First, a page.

Nonsuicidal Self-Injury: Proper Identification and Treatment

Self-injury treatment strategies can be challenging because some patients are ambivalent about receiving help.

Nonsuicidal self-injury (NSSI) can be defined as “directly and intentionally inflicting damage to one’s own body tissue without intention of suicide and not consistent with cultural expectations or norms.”1 There is an approximately 5.9% prevalence of NSSI in adults and 18% in adolescents.1 However, some recent reviews of community samples have found mean and pooled rates as high as 17% to18%.2 Although some research has been conducted in adults, most studies have focused on adolescents, which is the peak age for this behavior.3 Recent research suggests an increased prevalence of self-injury, particularly in this age group.4

NSSI manifests in a variety of different forms, including cutting, skin carving, burning, severe abrading or scratching, punching or hitting, bone breaking, biting, pinching, interfering with wound healing, and (rarely) auto-amputation and ocular enucleation.4,5 Cutting is the most common, accounting for approximately 70% of patients who self-injure.4 NSSI can be associated with an array of somatic as well as psychiatric health sequelae, and even superficial self-injury may result in serious medical complications.4

“The most common behaviors are self-cutting, self-burning, and self-battery — in other words, punching or banging a body part against a hard surface to create skin bruising,” according to Jennifer J. Muehlenkamp, PhD, associate professor of psychology, University of Wisconsin at Eau Claire. Milder behaviors include skin abrading, in which the individual rubs the skin or scratches it severely, with the intent to cause bleeding and skin damage, she told Psychiatry Advisor. Ice burning is also sometimes practiced, especially in the Midwest.

She noted that there are gender differences in the method of self-injury chosen, with cutting being more common in females and burning and self-battery more common in males. Moreover, females are more likely to be identified and/or seek help than males. 

The average age of onset is 13 to 14, and a second age of onset is late adolescence — ie, age 18 to 19, Dr Muehlenkamp observed. “Those are key developmental transition periods. During the first, individuals are transitioning from junior high school to high school, and during the second, they are transitioning from high school to college.”

These transitions “shake up the social support system and sense of identity, and provide new stressors to figure out. If a person does not have solid coping skills and a good support network, the stressors may become overwhelming.”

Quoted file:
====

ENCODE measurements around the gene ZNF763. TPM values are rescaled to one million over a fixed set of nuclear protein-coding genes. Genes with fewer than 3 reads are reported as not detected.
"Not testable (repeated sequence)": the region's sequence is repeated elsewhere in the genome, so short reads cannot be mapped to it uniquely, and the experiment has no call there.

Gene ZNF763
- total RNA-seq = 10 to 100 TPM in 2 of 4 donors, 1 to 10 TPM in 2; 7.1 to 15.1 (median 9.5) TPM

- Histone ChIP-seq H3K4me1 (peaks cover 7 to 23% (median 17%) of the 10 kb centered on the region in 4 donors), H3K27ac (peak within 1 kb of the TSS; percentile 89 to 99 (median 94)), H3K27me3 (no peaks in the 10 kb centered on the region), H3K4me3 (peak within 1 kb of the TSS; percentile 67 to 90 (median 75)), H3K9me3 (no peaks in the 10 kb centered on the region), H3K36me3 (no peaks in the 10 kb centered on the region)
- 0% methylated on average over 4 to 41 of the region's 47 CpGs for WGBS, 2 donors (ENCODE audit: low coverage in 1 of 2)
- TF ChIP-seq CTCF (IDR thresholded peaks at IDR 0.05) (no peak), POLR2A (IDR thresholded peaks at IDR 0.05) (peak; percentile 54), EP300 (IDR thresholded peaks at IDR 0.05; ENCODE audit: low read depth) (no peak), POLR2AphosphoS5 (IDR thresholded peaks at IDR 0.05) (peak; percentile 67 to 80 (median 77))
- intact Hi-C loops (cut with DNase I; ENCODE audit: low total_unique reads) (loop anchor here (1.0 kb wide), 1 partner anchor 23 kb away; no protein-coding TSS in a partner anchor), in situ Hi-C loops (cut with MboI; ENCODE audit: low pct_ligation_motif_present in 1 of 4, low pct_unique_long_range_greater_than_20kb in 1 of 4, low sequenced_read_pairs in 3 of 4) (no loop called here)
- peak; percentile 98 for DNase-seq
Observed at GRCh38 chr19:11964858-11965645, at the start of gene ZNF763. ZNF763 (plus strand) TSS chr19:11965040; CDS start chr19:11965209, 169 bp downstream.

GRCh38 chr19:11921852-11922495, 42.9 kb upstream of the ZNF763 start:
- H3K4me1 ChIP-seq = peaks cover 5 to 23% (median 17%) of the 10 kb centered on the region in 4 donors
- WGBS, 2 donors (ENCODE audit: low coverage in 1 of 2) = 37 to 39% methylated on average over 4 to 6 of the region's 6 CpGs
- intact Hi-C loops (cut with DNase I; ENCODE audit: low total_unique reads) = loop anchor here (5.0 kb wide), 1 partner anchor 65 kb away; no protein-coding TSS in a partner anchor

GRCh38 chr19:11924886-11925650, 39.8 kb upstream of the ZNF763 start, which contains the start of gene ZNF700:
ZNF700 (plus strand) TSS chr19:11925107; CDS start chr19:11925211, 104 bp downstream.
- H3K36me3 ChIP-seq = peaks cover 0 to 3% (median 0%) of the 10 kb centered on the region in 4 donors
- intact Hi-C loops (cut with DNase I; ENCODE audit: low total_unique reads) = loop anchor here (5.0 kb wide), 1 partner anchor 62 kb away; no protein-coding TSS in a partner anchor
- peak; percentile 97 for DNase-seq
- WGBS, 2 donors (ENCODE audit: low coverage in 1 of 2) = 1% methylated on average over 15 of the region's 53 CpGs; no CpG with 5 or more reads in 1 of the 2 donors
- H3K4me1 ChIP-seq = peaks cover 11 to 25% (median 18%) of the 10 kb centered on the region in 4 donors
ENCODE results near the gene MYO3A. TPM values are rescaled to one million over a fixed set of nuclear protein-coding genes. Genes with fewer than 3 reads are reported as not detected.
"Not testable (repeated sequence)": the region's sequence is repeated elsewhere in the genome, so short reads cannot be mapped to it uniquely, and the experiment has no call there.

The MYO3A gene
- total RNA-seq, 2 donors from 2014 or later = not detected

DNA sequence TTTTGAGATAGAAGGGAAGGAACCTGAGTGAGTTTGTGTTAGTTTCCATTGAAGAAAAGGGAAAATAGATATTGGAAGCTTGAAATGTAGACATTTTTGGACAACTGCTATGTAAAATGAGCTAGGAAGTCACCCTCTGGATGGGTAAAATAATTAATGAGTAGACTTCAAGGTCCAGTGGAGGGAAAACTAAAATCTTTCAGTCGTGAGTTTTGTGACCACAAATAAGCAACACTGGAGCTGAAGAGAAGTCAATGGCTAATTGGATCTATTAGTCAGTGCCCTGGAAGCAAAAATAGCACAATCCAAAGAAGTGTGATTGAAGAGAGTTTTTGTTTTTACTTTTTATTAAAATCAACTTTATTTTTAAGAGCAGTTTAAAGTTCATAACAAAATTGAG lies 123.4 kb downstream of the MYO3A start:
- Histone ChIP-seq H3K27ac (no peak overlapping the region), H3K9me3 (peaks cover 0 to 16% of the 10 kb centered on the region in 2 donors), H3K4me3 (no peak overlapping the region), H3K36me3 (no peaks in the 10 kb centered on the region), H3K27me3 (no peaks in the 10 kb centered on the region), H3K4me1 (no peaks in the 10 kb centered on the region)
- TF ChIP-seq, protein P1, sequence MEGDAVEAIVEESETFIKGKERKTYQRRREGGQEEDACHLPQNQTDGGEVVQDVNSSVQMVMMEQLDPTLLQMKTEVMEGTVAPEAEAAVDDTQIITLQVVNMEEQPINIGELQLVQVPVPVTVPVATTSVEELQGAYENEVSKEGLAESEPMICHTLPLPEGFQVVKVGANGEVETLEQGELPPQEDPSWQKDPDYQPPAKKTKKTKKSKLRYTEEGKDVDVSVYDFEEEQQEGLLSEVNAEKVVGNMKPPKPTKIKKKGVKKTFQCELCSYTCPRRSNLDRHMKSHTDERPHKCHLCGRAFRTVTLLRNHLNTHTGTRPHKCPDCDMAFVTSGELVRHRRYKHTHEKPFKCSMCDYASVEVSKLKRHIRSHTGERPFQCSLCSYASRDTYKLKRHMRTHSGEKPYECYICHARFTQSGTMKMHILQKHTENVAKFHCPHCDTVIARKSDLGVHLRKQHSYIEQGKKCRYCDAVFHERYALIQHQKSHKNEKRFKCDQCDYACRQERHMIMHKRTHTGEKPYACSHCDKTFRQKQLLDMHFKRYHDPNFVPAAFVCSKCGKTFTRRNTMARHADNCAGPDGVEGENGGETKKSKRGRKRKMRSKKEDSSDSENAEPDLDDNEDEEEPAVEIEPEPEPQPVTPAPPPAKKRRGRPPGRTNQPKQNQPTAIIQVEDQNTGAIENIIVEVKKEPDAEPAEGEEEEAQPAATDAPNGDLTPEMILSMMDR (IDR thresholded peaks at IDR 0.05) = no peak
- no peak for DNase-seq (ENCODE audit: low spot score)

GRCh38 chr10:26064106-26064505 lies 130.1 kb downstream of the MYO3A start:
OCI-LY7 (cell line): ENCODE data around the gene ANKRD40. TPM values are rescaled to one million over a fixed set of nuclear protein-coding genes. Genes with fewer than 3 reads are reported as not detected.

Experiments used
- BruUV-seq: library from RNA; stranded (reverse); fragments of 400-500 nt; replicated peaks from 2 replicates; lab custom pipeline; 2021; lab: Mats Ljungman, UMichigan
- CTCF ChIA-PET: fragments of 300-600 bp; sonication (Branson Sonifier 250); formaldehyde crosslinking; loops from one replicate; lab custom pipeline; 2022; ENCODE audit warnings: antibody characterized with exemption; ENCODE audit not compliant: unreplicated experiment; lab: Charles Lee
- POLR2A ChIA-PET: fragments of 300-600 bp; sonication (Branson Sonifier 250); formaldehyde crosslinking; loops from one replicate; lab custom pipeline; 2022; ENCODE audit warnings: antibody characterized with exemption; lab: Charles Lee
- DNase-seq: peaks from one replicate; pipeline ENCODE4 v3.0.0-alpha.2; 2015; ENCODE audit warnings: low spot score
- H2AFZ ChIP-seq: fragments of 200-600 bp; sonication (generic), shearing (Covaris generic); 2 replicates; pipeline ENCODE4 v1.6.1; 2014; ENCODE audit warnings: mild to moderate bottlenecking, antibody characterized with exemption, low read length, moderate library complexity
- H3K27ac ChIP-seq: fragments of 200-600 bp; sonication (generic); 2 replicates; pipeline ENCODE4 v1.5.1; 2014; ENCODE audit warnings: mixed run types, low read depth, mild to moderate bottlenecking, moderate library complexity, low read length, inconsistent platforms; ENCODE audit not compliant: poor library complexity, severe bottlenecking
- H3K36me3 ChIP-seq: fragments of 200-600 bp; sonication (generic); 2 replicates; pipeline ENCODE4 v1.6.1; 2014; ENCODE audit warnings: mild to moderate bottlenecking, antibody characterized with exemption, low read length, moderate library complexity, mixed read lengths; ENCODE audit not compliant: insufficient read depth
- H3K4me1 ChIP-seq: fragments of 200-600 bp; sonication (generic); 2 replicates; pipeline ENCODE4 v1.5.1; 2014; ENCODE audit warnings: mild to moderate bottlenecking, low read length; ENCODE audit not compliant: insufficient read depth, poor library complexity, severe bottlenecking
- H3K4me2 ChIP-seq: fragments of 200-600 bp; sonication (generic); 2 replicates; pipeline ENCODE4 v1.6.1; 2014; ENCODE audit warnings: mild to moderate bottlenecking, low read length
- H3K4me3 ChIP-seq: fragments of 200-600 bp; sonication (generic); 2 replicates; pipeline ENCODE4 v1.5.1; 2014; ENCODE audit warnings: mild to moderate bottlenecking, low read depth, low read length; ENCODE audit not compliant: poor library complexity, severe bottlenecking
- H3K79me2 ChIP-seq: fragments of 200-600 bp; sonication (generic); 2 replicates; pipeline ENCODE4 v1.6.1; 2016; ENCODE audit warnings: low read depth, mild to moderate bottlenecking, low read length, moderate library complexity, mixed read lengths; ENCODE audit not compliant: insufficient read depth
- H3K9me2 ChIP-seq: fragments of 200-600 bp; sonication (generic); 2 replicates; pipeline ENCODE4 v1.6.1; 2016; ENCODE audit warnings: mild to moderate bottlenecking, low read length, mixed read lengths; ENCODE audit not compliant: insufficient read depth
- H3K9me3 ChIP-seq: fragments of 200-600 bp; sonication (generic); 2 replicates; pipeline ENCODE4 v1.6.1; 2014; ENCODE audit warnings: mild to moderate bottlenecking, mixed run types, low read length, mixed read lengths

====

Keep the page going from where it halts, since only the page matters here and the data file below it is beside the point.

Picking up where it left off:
She cautioned, “It is important not to assume that this behavior is confined to adolescence and young adulthood. There are individuals through[out] the entire age spectrum who suffer from this condition, although the elderly have not been studied.”

Moreover, “do not assume that self-injury is always undertaken for attention-seeking, which is another common myth,” she said. “The most common reason is emotional regulation, when people are trying to cope with overwhelming distress or self-punishment, which has its origins in self-hatred.” Occasionally, people “try to get others to understand the seriousness of their distress as an outward sign to communicate how much pain they are in.”

Risk factors for NSSI include elevated levels of negative/unpleasant thoughts and feelings; poor communications skills; poor problem-solving abilities; abuse, mistreatment, hostility, and criticism during childhood; dysfunctional response to stress; the need for self-punishment; and modeling behaviors (eg, peers, Internet, or the media).6

NSSI and Suicidality

The relationship between self-injury and suicide is “complex.”4 As much as 40% of individuals who engage in self-injury also contemplate suicide while inflicting the injury, and roughly 50% to 85% of individuals who injure themselves have attempted suicide at least once during their lives.4 But it is increasingly emerging that NSSI is “distinct in intent, function and epidemiology” from suicidality and a separate entity.7

“NSSI is not, in and of itself, a suicide attempt,” Dr Muehlenkamp emphasized. On the contrary, it is often “used as a coping strategy to avoid suicide.”

The psychological impact of NSSI also distinguishes it from nonfatal suicide attempts, since it is associated with decreased negative emotion and increased positive affect. In contrast, suicide attempts can lead to more depressive symptoms and suicidal behavior due to distress that the attempt did not actually result in death.4 NSSI is more likely to be repeated and become chronic, with roughly one-quarter of individuals who self-injure reporting 11 to 50 separate episodes of self-injury.4

Although NSSI is not a suicide attempt per se, it nevertheless increases the risk for suicide.4 Risk factors for future suicide include a history of NSSI,1 feeling repulsed by life, attracted to death, not afraid of suicide or death, and being highly self-critical, apathetic, or without adequate family support.4